When Doctors Don’t Know the Best Medical Advice

Some of their outdated tips may compromise your care or sabotage your health goals. Here, medical advice you can safely ignore.

By Sharon Liao from Reader's Digest Magazine | June 2013

Hydrogen PeroxideOld Medical Advice: Use hydrogen peroxide or rubbing alcohol to clean and disinfect a cut or scrape. These cleansing agents destroy infection-causing bacteria. Some medical centers and even the National Institutes of Health website advise stowing a bottle of either one in your first aid kit to clean wounds.

New Medical Advice: Rinse cuts with soap and water instead. Hydrogen peroxide and alcohol slow down the healing process by also destroying the good cells essential for tissue repair, says Dr. Carroll. Smarter first aid protocol: Wash the wound with mild soap and running water for three to five minutes, and then apply a thin layer of antibiotic ointment to prevent infection. In a classic study published in the Journal of Family Practice, this method helped infected blisters mend faster than other approaches, including rinsing with hydrogen peroxide. Finally, apply a bandage to keep the area clean and moist. Not covering a wound is another common mistake, says Dr. Carroll. “Airing out a cut promotes cell death, and the resulting scab can lead to scarring,” he explains. Once and for all, cover up that cut for faster healing.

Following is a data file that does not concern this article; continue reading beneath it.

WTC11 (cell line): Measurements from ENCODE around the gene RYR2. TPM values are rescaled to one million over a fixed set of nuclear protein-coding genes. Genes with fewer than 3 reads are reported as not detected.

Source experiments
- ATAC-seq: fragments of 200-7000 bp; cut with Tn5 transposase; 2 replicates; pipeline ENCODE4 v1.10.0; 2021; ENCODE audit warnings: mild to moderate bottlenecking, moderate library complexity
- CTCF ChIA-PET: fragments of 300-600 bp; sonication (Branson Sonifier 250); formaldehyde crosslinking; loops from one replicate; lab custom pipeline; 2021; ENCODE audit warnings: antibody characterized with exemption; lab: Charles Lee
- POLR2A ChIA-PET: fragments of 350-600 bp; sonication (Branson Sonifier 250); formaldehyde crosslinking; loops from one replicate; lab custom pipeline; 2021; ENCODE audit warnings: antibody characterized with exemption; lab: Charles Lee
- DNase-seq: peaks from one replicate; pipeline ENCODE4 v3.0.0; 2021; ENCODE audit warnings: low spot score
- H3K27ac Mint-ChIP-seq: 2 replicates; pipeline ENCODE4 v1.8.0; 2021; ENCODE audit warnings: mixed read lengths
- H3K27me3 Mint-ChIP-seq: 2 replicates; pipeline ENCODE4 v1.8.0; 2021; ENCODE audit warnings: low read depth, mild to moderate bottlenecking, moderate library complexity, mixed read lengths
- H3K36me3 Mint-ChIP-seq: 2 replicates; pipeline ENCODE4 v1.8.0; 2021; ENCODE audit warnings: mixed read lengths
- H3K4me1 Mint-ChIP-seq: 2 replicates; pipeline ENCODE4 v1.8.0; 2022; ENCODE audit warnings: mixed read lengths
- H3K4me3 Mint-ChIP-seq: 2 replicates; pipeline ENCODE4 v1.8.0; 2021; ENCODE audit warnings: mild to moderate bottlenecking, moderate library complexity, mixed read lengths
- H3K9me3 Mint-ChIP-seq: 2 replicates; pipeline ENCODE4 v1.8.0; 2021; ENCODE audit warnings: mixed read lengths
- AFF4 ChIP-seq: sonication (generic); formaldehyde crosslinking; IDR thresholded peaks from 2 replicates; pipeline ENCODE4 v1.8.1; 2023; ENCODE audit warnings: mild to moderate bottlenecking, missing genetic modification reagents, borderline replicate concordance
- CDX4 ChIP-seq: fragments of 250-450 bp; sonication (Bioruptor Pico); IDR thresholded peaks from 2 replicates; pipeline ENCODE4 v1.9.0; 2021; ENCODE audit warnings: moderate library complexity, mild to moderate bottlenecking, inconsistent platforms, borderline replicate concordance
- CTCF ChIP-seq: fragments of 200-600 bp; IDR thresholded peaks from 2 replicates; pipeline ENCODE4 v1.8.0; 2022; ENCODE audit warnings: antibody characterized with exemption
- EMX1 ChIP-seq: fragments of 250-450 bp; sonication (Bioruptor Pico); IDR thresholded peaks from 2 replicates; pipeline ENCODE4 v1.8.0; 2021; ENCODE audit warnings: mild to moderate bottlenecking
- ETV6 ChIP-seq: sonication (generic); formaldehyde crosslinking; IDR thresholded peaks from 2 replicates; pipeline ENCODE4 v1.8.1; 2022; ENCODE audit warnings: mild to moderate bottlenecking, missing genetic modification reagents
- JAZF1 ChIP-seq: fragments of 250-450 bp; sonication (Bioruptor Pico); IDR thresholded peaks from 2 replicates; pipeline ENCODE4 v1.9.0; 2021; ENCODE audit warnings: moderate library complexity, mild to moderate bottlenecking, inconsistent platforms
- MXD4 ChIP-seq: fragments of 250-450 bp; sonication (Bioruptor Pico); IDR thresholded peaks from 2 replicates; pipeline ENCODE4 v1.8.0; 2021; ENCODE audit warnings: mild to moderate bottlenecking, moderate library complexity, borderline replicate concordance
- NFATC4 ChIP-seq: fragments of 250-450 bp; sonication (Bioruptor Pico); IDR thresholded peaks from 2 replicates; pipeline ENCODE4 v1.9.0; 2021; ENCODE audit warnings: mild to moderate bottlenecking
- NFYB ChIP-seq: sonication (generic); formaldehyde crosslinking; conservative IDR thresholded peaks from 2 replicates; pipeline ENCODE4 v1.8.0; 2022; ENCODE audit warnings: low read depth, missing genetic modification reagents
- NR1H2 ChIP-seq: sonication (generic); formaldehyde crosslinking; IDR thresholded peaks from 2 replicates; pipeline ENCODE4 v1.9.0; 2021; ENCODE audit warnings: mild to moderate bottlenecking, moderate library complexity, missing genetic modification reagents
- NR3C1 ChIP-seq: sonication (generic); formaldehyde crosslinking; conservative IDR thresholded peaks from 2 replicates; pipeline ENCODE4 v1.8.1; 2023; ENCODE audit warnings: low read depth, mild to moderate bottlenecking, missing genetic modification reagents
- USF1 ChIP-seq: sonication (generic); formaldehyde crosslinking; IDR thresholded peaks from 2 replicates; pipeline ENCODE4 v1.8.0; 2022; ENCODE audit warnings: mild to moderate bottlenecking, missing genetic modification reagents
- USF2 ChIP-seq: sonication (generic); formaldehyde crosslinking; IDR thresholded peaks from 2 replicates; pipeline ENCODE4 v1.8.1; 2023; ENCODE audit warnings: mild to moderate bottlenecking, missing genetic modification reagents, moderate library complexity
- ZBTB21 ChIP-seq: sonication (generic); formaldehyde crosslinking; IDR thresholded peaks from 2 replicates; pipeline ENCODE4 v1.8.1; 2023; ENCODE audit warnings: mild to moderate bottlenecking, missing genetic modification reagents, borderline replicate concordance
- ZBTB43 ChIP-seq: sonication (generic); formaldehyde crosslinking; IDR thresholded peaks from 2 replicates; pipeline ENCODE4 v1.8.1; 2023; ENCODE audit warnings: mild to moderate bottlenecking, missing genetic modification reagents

Next: Should you medicate as soon as you feel sick? »

Jamie Chung

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